Northern Ireland

Marcell Seeley murder: Mark Ward appeals conviction

Mark Ward Image copyright PSNI
Image caption Mark Ward refused to cooperate with police during 16 interviews about the murder

A man jailed for at least 16 years for a beating that left another man dead in County Armagh has launched a bid to overturn his murder conviction.

Mark Daniel Ward, 26, from Drumellan Gardens in Craigavon, was convicted of murdering Marcell Seeley in 2017.

Mr Seeley's body was discovered in the living room of his Dingwell Park flat in the Tagnaven estate in Lurgan.

The judge said "gratuitous and extensive violence" had been used during the attack.

Ward is appealing the guilty verdict based on his level of drunkenness on the night of the attack.

On Wednesday, senior judges at the Court of Appeal adjourned the hearing until October after an issue emerged about how a claim Ward had been "wiped" on the night of the attack was dealt with at trial.

The 34-year-old victim, also known as Junior, died from blunt force trauma to the head.

He had also sustained multiple injuries, including fractures to his ribs and a bone just above his voice box.

Image caption Marcell Seeley's sister said her life had been "frozen in time" since the murder

A pathologist concluded that he would have survived for several hours after the attack.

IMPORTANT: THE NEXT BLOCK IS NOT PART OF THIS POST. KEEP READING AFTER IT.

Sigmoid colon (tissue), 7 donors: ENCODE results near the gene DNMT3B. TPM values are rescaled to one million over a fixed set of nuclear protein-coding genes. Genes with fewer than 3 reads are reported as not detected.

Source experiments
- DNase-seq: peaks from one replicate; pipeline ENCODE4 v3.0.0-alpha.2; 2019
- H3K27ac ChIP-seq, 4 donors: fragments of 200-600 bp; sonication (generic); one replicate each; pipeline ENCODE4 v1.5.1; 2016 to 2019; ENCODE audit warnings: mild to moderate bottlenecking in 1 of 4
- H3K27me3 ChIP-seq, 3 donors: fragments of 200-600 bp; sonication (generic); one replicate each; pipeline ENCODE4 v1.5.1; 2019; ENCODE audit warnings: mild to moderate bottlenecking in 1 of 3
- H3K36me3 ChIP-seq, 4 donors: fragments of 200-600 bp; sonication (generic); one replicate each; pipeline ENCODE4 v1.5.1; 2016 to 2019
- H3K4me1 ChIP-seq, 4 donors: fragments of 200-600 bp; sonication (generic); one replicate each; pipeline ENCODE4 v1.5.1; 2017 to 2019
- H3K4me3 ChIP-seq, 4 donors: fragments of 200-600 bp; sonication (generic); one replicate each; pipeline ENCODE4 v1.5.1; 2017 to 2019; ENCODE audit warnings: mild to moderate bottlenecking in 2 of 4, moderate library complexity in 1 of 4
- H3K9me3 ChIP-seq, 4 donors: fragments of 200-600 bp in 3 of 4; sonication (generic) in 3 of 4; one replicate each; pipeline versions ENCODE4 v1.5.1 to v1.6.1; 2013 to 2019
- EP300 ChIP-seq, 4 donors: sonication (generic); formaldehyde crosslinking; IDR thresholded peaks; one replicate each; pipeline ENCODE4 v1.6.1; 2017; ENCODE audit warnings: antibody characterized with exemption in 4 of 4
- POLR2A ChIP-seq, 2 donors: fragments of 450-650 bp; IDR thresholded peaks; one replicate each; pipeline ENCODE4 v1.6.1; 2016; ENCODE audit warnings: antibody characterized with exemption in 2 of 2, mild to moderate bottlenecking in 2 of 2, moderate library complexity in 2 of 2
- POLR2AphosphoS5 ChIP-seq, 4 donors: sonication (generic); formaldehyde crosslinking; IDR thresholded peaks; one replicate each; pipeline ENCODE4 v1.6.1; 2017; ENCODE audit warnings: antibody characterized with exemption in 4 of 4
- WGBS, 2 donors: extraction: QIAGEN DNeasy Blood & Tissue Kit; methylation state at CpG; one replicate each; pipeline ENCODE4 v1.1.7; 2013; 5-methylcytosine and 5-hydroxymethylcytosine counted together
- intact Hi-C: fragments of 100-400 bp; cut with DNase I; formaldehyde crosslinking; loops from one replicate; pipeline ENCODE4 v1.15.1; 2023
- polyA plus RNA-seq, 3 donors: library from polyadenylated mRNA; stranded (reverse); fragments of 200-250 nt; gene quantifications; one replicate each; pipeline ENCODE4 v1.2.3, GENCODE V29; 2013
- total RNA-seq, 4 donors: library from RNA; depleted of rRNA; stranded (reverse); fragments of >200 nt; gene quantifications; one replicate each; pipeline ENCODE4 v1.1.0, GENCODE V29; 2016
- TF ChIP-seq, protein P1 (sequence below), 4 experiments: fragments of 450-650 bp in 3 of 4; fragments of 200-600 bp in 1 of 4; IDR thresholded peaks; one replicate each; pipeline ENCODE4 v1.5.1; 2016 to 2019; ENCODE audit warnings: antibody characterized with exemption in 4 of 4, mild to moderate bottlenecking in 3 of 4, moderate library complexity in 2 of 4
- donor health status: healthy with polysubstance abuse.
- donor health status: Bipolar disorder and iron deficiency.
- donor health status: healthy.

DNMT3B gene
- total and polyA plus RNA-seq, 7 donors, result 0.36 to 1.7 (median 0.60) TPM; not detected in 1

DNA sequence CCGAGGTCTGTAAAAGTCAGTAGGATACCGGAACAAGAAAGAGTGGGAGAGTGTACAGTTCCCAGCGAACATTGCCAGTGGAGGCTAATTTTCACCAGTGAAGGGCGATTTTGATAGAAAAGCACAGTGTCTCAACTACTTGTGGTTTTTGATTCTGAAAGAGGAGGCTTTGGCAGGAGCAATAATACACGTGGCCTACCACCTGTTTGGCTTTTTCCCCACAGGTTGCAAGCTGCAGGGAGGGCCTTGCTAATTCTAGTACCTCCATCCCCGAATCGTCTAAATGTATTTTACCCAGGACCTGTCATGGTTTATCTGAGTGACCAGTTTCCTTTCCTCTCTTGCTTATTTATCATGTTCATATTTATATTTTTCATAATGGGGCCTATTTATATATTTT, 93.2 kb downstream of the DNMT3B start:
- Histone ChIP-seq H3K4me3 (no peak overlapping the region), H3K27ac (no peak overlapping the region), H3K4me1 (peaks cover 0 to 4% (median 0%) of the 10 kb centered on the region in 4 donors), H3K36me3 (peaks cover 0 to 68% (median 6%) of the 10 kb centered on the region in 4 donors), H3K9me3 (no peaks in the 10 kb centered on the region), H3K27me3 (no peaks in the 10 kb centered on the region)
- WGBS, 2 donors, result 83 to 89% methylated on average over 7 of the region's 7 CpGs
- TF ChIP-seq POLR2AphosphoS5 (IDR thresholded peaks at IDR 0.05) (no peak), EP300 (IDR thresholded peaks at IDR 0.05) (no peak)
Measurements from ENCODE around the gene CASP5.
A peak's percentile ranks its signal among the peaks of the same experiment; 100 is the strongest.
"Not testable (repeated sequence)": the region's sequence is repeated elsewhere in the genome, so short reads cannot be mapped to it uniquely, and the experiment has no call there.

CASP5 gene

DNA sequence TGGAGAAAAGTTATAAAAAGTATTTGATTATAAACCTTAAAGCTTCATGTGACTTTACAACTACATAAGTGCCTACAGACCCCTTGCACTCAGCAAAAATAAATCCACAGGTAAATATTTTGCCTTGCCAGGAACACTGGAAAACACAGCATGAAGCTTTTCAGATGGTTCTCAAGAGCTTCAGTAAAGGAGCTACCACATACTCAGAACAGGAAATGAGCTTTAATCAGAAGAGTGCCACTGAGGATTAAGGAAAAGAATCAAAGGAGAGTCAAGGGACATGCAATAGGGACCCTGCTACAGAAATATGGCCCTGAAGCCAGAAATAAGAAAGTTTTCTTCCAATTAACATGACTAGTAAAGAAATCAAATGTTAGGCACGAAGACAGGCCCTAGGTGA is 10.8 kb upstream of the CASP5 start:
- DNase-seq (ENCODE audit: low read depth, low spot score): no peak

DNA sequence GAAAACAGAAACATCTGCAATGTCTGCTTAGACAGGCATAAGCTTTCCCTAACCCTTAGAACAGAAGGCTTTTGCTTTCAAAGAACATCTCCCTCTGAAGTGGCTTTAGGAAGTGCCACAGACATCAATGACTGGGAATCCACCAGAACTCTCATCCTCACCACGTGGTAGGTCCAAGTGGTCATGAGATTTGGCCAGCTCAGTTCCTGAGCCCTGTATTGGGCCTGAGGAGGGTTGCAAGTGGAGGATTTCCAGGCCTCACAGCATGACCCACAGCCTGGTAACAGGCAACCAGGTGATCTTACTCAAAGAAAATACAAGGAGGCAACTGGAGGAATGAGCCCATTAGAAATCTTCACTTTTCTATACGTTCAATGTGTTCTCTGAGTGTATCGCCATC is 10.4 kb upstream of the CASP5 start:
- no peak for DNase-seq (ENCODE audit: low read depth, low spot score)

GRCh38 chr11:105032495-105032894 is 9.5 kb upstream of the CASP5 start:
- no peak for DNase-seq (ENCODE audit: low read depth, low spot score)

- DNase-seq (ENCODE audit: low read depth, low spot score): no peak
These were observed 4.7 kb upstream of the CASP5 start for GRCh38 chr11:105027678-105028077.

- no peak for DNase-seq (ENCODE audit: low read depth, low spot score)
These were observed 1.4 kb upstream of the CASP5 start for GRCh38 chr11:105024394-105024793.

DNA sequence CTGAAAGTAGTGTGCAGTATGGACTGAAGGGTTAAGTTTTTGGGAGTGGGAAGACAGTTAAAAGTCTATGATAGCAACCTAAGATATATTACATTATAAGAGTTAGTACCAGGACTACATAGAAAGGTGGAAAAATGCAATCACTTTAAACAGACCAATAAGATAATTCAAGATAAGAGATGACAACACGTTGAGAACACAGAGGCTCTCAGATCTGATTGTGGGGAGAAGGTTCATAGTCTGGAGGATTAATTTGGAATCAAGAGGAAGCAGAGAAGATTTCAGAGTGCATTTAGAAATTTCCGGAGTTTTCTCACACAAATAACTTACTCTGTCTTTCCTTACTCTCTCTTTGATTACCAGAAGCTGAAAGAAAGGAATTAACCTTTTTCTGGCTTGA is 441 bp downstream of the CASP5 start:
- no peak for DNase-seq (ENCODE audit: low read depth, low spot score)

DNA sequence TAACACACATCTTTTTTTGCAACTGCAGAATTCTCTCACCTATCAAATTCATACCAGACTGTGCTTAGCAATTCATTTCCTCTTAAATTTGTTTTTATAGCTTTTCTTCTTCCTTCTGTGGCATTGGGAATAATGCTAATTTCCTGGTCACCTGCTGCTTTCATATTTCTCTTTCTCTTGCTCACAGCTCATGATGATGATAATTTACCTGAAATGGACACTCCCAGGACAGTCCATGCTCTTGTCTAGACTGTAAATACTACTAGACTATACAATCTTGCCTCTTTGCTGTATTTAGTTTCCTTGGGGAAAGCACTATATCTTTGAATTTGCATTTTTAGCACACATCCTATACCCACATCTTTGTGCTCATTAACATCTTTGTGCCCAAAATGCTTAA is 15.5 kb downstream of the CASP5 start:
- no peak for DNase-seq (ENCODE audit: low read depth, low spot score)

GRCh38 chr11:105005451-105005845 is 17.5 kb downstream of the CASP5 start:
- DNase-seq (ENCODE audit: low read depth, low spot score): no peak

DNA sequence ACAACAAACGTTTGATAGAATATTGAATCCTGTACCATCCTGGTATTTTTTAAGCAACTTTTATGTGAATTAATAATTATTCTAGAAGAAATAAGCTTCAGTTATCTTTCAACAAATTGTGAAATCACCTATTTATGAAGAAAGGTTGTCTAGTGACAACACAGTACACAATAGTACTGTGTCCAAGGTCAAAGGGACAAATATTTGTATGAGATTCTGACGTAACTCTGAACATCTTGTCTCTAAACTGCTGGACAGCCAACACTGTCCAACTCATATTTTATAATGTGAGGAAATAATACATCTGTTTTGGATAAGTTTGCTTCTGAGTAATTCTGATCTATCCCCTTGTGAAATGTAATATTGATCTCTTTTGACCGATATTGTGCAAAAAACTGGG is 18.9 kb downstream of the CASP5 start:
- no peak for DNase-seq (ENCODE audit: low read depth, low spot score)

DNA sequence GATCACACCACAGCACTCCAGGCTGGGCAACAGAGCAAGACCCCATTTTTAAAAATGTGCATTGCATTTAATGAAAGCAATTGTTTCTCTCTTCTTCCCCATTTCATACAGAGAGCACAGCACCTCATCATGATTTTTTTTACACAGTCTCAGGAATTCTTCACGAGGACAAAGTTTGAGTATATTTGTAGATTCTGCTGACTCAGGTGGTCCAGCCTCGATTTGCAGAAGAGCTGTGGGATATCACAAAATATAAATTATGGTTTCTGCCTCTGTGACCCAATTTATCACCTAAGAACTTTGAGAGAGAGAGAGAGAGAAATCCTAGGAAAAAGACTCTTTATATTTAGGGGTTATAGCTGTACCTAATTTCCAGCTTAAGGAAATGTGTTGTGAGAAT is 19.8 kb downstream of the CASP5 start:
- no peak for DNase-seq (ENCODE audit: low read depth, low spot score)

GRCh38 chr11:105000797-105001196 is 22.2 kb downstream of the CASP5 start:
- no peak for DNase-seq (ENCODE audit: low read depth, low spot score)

Ward denied murdering Mr Seeley - a man he was said to have known for around a decade.

He was sentenced to a minimum 16 years behind bars after a jury found him guilty.

Footprints found at the scene of the killing had been key to his conviction.

Intoxication

A distinctive sole pattern was matched to shoes worn by Ward in CCTV footage of him walking towards the victim's home on the night of the alleged murder.

Police officers attended the Court of Appeal hearing to keep the Ward and Seeley families apart in the public gallery.

Defence lawyers were set to contest the safety of the conviction by examining the trial judge's direction to the jury.

Ward's level of intoxication and how it impacted on the question of intent to commit murder feature in the appeal.

'Dramatic phrase'

One of the issues involves the way in which jurors were advised on claims by a witness that the defendant had declared himself "wiped".

Lord Chief Justice Sir Declan Morgan told the parties: "It's a fairly dramatic phrase."

Prosecution counsel confirmed the appeal is still being resisted - irrespective of any issues around how the jury was advised.

Adjourning the hearing until October, Sir Declan stressed the need to review the issues and relevant authorities.

He added: "I think it would be unsatisfactory to start dealing with this on a haphazard-type basis."

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